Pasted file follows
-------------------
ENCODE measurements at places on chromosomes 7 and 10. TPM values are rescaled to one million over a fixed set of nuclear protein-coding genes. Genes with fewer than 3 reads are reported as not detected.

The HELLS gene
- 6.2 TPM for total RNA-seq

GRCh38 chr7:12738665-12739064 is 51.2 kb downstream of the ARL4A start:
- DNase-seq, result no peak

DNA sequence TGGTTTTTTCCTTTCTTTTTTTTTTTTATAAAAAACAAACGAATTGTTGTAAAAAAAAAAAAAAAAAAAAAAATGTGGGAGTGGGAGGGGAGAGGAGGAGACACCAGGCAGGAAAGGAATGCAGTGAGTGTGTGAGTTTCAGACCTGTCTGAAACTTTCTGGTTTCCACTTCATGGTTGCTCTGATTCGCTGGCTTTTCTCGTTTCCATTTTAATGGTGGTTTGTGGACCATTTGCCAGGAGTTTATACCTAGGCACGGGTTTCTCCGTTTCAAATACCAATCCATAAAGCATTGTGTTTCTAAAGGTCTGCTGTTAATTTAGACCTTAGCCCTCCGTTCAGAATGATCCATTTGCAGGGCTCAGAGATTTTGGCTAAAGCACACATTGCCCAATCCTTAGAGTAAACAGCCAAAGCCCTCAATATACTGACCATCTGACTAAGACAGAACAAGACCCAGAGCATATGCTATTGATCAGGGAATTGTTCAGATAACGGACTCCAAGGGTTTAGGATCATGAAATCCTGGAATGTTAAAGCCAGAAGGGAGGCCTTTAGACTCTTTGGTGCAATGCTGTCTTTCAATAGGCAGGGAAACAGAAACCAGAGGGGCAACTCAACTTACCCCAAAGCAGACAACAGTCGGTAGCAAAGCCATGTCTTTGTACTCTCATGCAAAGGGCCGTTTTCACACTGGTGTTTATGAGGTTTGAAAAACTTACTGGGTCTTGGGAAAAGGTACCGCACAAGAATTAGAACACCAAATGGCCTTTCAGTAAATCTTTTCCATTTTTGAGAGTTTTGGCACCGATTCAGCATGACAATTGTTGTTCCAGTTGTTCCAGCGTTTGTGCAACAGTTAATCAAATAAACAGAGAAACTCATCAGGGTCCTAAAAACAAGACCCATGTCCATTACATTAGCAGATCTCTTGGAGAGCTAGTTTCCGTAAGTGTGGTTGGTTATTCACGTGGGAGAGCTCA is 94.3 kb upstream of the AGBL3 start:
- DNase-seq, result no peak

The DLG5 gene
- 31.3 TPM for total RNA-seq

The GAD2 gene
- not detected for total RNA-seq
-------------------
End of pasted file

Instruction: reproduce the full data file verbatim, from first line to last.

ENCODE measurements at places on chromosomes 7 and 10. TPM values are rescaled to one million over a fixed set of nuclear protein-coding genes. Genes with fewer than 3 reads are reported as not detected.

The HELLS gene
- 6.2 TPM for total RNA-seq

GRCh38 chr7:12738665-12739064 is 51.2 kb downstream of the ARL4A start:
- DNase-seq, result no peak

DNA sequence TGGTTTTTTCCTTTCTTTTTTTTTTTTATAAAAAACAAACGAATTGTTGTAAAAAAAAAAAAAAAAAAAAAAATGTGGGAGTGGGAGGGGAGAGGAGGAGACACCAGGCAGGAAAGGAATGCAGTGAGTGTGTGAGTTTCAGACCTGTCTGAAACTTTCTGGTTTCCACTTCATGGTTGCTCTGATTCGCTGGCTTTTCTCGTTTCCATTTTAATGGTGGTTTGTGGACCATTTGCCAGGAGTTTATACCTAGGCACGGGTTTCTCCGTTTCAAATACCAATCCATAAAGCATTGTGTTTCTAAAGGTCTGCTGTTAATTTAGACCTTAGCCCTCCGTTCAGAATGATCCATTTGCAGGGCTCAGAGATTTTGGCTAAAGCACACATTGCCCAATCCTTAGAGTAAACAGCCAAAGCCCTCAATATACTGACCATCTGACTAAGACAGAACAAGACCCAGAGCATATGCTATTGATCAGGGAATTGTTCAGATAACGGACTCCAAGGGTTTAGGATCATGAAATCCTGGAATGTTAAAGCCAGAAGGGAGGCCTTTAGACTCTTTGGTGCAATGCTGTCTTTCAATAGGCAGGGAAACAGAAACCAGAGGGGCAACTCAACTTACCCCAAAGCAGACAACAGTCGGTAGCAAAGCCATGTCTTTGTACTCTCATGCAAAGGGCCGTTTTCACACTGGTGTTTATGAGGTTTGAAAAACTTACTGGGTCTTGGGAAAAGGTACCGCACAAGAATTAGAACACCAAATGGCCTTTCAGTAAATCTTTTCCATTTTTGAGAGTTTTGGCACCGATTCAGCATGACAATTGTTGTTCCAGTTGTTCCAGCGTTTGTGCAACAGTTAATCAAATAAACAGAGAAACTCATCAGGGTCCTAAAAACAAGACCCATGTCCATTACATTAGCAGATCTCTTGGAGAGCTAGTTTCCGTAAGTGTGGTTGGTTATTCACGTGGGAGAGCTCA is 94.3 kb upstream of the AGBL3 start:
- DNase-seq, result no peak

The DLG5 gene
- 31.3 TPM for total RNA-seq

The GAD2 gene
- not detected for total RNA-seq